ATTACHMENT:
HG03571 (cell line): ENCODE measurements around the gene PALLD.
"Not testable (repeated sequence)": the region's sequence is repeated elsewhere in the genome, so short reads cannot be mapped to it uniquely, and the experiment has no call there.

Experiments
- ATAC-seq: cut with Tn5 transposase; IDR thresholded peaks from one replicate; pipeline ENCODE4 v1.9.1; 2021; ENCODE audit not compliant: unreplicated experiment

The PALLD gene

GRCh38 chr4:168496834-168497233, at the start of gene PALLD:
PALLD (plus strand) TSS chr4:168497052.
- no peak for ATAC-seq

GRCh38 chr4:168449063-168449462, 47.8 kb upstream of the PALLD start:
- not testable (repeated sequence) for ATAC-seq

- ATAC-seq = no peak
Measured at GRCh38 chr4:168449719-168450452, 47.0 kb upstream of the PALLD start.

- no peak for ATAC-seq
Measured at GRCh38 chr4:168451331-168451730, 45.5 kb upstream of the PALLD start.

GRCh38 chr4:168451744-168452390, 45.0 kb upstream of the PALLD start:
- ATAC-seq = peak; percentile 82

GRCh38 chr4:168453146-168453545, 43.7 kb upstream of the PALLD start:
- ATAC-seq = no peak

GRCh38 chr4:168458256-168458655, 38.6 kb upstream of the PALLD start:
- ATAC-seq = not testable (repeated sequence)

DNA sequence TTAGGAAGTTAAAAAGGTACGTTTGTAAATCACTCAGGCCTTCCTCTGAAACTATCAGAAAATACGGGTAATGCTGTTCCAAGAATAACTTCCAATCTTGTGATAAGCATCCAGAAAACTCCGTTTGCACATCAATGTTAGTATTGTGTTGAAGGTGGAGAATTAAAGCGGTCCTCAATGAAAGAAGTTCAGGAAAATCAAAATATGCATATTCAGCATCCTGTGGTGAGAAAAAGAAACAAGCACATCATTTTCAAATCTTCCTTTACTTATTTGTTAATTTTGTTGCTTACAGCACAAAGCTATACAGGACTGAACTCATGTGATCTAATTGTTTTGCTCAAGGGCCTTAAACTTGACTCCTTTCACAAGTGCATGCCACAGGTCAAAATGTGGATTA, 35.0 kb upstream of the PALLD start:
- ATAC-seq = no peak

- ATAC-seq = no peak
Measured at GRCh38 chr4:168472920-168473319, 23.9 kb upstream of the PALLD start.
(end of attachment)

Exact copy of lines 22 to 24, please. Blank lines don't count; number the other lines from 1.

- ATAC-seq = no peak

- ATAC-seq = no peak
Measured at GRCh38 chr4:168472920-168473319, 23.9 kb upstream of the PALLD start.